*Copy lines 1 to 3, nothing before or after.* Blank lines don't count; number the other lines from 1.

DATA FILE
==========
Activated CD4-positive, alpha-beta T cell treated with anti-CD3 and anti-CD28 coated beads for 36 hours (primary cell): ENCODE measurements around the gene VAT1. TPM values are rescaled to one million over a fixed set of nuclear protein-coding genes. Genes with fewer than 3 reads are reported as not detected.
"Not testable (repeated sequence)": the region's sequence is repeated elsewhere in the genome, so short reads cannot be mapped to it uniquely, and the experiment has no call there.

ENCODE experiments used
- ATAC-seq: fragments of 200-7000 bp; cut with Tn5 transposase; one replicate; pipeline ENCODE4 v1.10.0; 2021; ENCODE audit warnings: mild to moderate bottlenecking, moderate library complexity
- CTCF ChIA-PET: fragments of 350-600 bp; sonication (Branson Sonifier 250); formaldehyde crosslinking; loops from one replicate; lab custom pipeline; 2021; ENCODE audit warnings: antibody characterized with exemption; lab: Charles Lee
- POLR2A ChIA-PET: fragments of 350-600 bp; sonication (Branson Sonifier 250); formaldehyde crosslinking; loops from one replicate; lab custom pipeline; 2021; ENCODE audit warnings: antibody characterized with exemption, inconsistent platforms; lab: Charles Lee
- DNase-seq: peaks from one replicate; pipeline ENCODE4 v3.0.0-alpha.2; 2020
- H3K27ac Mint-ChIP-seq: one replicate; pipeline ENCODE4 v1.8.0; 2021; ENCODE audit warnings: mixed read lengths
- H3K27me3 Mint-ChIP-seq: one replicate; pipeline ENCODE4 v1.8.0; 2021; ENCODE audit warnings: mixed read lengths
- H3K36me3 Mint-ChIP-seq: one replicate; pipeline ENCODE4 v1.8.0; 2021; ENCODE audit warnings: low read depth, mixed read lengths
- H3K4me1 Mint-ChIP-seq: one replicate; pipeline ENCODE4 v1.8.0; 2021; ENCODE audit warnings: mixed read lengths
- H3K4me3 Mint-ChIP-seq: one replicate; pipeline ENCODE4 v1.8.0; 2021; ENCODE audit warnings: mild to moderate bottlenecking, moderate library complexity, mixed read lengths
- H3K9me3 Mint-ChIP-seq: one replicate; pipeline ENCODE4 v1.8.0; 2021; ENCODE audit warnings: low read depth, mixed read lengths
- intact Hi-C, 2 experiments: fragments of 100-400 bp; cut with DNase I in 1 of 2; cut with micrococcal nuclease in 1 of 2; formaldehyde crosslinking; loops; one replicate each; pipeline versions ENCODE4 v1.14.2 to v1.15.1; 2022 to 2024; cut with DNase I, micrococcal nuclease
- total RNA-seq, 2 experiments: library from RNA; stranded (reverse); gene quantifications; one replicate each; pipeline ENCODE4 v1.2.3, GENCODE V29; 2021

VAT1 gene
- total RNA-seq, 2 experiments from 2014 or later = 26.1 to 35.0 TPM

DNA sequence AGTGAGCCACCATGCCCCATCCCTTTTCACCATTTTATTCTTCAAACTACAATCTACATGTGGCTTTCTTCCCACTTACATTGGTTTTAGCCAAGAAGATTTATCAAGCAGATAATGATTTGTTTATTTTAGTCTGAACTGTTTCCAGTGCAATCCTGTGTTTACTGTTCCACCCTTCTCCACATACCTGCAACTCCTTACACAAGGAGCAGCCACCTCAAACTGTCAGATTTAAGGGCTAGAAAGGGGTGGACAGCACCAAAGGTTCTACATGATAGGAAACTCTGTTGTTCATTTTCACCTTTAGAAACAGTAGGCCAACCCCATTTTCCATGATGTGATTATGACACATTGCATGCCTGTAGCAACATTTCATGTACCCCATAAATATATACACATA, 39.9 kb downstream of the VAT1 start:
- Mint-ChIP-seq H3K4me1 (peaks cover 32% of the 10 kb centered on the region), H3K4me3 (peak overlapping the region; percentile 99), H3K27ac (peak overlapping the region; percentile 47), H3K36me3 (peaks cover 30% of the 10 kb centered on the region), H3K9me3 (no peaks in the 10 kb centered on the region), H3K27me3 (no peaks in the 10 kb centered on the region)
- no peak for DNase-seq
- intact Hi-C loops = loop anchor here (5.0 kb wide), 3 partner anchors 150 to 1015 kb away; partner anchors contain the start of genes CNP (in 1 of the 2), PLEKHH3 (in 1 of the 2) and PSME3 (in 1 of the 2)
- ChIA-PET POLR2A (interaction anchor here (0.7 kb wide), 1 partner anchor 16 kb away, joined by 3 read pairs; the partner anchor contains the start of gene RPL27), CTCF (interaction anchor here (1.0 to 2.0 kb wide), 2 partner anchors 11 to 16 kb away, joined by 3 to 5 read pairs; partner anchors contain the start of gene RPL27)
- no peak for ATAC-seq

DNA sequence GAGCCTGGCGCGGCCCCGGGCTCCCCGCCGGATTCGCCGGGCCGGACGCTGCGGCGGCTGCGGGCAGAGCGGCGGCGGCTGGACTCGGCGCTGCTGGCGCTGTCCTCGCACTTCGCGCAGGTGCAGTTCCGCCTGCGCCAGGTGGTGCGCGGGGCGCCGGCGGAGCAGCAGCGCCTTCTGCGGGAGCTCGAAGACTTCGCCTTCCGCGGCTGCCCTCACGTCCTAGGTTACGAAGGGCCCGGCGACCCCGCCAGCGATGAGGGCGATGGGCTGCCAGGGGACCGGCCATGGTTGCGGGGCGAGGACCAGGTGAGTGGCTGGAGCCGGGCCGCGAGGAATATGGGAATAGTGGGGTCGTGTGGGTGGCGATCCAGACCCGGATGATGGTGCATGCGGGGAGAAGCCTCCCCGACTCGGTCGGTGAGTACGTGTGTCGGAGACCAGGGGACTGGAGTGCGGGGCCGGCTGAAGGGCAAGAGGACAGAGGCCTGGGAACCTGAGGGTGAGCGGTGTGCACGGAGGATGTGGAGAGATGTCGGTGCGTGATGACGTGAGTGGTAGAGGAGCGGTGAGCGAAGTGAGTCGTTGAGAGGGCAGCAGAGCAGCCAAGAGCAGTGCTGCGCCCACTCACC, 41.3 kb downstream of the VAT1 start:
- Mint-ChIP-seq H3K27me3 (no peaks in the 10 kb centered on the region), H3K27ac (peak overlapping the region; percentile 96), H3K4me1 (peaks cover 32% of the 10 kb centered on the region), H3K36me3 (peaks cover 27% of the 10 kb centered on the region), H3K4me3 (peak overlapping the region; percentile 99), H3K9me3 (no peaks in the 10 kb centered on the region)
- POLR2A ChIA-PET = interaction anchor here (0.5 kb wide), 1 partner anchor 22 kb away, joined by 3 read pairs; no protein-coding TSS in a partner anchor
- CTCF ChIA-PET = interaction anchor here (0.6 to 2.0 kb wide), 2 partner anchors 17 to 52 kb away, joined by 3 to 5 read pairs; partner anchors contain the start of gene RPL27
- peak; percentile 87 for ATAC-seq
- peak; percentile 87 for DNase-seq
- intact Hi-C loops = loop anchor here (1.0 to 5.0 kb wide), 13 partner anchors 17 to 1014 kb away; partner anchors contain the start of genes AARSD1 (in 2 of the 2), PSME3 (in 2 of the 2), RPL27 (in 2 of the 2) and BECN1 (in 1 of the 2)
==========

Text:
Activated CD4-positive, alpha-beta T cell treated with anti-CD3 and anti-CD28 coated beads for 36 hours (primary cell): ENCODE measurements around the gene VAT1. TPM values are rescaled to one million over a fixed set of nuclear protein-coding genes. Genes with fewer than 3 reads are reported as not detected.
"Not testable (repeated sequence)": the region's sequence is repeated elsewhere in the genome, so short reads cannot be mapped to it uniquely, and the experiment has no call there.

ENCODE experiments used